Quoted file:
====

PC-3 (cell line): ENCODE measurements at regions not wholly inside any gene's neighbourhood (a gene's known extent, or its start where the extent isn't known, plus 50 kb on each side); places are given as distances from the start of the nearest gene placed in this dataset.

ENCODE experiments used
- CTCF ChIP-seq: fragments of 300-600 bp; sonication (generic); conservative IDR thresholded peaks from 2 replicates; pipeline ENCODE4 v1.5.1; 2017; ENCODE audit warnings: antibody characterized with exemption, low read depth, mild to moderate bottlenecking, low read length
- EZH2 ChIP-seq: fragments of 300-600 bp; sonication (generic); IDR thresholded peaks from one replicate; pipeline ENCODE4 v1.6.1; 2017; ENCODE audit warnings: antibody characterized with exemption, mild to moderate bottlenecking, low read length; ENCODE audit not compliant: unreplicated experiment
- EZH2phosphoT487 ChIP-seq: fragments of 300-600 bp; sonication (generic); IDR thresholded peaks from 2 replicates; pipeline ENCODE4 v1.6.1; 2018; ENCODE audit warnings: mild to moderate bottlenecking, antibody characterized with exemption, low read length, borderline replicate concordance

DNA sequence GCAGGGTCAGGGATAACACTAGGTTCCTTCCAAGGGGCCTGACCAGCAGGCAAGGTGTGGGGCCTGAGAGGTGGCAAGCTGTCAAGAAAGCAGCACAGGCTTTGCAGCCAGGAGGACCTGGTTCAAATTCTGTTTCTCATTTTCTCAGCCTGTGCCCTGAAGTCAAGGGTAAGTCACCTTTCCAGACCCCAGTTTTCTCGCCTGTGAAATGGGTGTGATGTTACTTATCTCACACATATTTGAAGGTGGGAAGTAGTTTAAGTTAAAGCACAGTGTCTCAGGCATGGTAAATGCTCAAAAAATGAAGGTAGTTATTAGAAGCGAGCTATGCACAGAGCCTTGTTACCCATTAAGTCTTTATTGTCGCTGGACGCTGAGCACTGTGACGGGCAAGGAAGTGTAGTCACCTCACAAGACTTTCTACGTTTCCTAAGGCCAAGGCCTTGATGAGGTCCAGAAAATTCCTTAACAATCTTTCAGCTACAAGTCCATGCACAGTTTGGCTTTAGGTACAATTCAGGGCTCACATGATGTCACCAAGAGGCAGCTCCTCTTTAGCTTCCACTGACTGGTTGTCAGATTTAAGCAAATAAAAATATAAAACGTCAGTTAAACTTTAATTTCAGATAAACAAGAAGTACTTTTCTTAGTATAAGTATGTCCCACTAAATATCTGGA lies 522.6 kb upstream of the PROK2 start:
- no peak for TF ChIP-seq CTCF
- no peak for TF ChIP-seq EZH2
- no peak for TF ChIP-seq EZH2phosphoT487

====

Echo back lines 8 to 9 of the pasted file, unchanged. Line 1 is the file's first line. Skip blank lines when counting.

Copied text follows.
- no peak for TF ChIP-seq EZH2
- no peak for TF ChIP-seq EZH2phosphoT487